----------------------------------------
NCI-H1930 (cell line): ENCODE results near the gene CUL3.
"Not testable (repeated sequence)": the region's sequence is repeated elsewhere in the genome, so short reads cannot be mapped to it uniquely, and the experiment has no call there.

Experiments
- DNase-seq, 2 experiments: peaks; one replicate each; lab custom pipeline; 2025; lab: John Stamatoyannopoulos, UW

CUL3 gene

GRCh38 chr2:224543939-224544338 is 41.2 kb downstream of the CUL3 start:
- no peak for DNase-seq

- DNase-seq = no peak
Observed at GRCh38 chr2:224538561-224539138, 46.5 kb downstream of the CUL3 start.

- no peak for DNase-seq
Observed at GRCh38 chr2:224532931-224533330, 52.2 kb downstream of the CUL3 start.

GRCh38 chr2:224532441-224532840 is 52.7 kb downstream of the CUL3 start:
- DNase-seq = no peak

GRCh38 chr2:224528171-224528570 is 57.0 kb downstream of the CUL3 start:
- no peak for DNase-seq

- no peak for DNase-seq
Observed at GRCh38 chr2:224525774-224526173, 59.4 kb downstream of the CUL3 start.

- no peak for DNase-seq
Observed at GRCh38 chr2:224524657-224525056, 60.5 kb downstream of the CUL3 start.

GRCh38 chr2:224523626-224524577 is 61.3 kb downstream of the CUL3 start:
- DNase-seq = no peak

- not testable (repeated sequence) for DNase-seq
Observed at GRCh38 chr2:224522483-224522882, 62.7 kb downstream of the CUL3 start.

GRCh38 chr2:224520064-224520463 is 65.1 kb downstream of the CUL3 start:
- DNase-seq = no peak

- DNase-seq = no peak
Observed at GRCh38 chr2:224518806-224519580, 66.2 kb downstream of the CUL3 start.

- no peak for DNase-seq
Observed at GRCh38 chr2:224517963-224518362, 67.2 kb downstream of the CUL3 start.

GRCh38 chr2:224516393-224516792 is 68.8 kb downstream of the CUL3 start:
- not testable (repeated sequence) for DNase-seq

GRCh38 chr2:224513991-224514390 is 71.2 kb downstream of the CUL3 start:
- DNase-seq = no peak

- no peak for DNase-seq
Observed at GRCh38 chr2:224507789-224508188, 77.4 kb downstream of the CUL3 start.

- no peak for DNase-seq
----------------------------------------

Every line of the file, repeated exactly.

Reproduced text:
NCI-H1930 (cell line): ENCODE results near the gene CUL3.
"Not testable (repeated sequence)": the region's sequence is repeated elsewhere in the genome, so short reads cannot be mapped to it uniquely, and the experiment has no call there.

Experiments
- DNase-seq, 2 experiments: peaks; one replicate each; lab custom pipeline; 2025; lab: John Stamatoyannopoulos, UW

CUL3 gene

GRCh38 chr2:224543939-224544338 is 41.2 kb downstream of the CUL3 start:
- no peak for DNase-seq

- DNase-seq = no peak
Observed at GRCh38 chr2:224538561-224539138, 46.5 kb downstream of the CUL3 start.

- no peak for DNase-seq
Observed at GRCh38 chr2:224532931-224533330, 52.2 kb downstream of the CUL3 start.

GRCh38 chr2:224532441-224532840 is 52.7 kb downstream of the CUL3 start:
- DNase-seq = no peak

GRCh38 chr2:224528171-224528570 is 57.0 kb downstream of the CUL3 start:
- no peak for DNase-seq

- no peak for DNase-seq
Observed at GRCh38 chr2:224525774-224526173, 59.4 kb downstream of the CUL3 start.

- no peak for DNase-seq
Observed at GRCh38 chr2:224524657-224525056, 60.5 kb downstream of the CUL3 start.

GRCh38 chr2:224523626-224524577 is 61.3 kb downstream of the CUL3 start:
- DNase-seq = no peak

- not testable (repeated sequence) for DNase-seq
Observed at GRCh38 chr2:224522483-224522882, 62.7 kb downstream of the CUL3 start.

GRCh38 chr2:224520064-224520463 is 65.1 kb downstream of the CUL3 start:
- DNase-seq = no peak

- DNase-seq = no peak
Observed at GRCh38 chr2:224518806-224519580, 66.2 kb downstream of the CUL3 start.

- no peak for DNase-seq
Observed at GRCh38 chr2:224517963-224518362, 67.2 kb downstream of the CUL3 start.

GRCh38 chr2:224516393-224516792 is 68.8 kb downstream of the CUL3 start:
- not testable (repeated sequence) for DNase-seq

GRCh38 chr2:224513991-224514390 is 71.2 kb downstream of the CUL3 start:
- DNase-seq = no peak

- no peak for DNase-seq
Observed at GRCh38 chr2:224507789-224508188, 77.4 kb downstream of the CUL3 start.

- no peak for DNase-seq